FAQs

Climate justice recognises that the impacts of climate change are unfairly distributed. People and communities who have contributed the least to global greenhouse gas emissions are the first and worst impacted. Meanwhile, countries and corporations who are the most responsible, both now and in the past, can avoid its most serious effects.

While the effects of climate change have major consequences for all people, communities facing other disadvantages feel its impacts the most. Climate change can worsen societal inequalities. This creates imbalances in who can access key resources for adapting (e.g., food, a home, a stable water supply) and whose voices are included in decision-making spaces.

Addressing climate (in)justice is all about rebalancing the scales. Climate justice happens when those the most responsible for the climate crisis do their fair share in reducing their emissions and sharing their resources. It also happens when we address other justice issues that intersect with climate change, such as poverty, gender equality, social inclusion, and war. Together, this builds a vision for a planet where Creation can thrive, and all people can live with dignity and well-being.
 
In 2023, over 28 million people in Afghanistan are in desperate need of humanitarian assistance. The number of people experiencing severe food insecurity has swollen, with six million people on the brink of famine. Afghanistan’s children are among the world’s poorest and most vulnerable, and their situation is worsening. They need support now.

The suffering of Afghan children and families is due to circumstances beyond their control. Afghanistan has been ravaged by over four decades of conflict and a climate change crisis that has caused both severe drought and extreme flooding in recent years. The country’s economic collapse in 2021, following the sudden fall of the Government, has exasperated need and led to widespread hunger and food insecurity.
Yes! With your help, we’ve been working in Afghanistan for more than 20 years. Together, we’ve been making a difference in the lives of children and families in one of the world’s most challenging contexts. And we won’t stop now.

With you and our team of local staff , we will get help to those who need it most. Donations from generous New Zealanders have helped fund food aid programmes, health and nutrition services, water, hygiene, and sanitation activities, and education initiatives in underserved communities in Afghanistan. In 2022, New Zealand giving helped our team in Afghanistan to reach almost 1.4 million people!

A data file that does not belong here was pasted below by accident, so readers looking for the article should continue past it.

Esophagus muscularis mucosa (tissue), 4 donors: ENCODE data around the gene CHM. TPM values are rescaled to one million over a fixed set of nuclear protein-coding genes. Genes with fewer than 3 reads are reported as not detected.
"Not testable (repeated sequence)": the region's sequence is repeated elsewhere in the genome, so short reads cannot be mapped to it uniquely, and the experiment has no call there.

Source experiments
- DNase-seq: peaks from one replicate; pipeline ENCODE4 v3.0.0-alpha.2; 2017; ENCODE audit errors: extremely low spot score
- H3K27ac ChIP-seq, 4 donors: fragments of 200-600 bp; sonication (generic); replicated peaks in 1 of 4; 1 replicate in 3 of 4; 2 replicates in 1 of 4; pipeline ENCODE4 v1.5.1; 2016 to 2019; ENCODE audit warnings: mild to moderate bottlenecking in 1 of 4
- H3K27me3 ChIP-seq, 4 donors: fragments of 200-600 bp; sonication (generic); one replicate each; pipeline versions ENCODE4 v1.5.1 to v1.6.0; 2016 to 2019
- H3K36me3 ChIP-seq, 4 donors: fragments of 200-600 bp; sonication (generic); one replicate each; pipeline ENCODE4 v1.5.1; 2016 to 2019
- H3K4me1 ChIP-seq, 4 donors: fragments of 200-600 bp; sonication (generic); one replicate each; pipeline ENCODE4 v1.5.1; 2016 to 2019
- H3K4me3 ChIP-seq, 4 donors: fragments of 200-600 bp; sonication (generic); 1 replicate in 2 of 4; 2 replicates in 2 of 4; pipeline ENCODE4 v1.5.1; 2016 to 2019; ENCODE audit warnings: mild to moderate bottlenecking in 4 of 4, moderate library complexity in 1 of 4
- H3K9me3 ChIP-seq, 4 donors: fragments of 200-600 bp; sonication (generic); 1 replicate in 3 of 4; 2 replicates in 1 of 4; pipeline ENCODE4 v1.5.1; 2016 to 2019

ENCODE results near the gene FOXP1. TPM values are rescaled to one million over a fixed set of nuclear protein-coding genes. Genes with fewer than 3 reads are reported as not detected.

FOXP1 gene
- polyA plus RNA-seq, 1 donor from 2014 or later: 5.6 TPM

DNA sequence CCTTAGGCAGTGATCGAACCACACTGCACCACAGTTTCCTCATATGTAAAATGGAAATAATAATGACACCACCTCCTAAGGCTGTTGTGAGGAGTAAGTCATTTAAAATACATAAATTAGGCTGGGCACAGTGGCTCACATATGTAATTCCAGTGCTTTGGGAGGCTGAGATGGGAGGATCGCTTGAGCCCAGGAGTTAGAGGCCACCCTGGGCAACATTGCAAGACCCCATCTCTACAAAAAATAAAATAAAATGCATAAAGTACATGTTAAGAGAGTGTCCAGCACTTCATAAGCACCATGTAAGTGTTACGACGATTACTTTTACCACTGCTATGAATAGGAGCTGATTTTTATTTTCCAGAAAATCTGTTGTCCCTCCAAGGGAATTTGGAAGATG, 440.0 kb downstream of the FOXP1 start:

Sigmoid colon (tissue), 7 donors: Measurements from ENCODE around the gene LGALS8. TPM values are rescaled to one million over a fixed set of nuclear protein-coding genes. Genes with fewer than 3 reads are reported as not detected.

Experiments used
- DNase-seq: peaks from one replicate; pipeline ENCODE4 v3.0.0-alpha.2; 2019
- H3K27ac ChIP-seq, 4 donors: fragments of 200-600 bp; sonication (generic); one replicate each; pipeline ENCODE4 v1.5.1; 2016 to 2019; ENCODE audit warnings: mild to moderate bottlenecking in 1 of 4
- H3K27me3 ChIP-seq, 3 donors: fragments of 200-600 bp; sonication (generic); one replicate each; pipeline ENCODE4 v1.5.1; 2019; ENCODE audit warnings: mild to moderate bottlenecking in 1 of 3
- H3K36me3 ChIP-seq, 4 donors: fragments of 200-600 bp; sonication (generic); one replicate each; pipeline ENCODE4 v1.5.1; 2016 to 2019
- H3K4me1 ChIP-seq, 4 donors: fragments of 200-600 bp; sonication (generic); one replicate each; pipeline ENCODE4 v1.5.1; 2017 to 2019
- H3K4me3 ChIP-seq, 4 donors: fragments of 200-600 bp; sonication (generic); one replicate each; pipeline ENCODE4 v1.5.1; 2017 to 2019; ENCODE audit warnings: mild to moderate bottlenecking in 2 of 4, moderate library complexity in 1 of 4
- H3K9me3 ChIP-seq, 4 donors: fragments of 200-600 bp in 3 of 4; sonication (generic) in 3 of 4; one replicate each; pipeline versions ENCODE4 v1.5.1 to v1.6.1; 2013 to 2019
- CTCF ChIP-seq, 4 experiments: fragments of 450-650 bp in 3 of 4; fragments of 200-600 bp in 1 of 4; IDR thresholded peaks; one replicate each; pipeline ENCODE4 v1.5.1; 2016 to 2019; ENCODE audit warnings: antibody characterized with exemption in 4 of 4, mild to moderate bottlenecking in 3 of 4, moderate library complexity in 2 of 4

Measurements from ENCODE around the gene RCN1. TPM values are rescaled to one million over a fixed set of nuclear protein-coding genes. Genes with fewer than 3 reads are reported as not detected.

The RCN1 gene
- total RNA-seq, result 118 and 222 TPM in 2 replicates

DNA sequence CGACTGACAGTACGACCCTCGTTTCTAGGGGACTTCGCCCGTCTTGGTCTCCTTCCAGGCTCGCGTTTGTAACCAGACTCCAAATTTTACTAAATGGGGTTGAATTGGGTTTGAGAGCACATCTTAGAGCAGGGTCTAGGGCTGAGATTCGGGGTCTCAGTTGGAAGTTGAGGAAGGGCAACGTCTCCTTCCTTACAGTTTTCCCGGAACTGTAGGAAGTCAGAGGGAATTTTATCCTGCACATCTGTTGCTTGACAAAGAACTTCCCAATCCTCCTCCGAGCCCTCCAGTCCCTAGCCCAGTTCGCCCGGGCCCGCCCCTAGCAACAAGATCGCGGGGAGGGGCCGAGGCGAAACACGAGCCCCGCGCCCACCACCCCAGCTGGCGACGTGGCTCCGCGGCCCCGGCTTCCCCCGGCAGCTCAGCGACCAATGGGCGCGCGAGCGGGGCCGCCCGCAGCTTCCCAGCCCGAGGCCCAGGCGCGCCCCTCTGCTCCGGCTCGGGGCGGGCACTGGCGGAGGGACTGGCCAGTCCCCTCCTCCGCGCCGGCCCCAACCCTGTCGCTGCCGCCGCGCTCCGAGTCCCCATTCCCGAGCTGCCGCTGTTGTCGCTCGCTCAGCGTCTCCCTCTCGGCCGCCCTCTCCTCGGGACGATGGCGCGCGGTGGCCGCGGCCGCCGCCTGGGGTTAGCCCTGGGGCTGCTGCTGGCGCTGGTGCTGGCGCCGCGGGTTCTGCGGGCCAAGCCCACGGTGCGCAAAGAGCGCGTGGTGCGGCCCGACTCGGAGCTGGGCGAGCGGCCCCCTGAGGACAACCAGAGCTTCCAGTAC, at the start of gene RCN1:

Right now, your kindness is reaching hungry children and desperate families who urgently need support.

Like you, we remain firmly committed to the children and families of Afghanistan. Together, we hope to reach more than 2.1 million Afghan children over the next three years, meeting their needs today while working towards a better and brighter tomorrow.
 
In December 2022, Afghanistan’s defacto authorities banned Afghan women from working for NGOs. Around one third of World Vision’s team in Afghanistan are women. They are nurses, doctors, teachers, nutrition experts, team leaders, community health workers and more. They have access to people and contexts that their male colleagues can’t reach. They’re critical to safeguarding the communities we serve. They are essential to our work. As with a number of other humanitarian agencies, we made the tough decision to suspend all our activities in Afghanistan as we cannot deliver a suitable aid programme that reaches the most vulnerable without our female staff.

We’re already seeing positive signs. A number of exceptions to the ban have now been made, which means we’ve been able to restart the life-saving health, nutrition, and food assistance programmes you make possible. On 8 January 2023, we received assurances from authorities that the ban doesn’t apply to our health and nutrition staff or support workers. And it’s safe for women to resume these activities. Then in February 2023 we were able to resume our education and food assistance activities!

We hope that the ban will be lifted in its entirety and that we will be able to resume all our programmes. Our aim is to lift the suspension when female staff are allowed to work across all humanitarian sectors.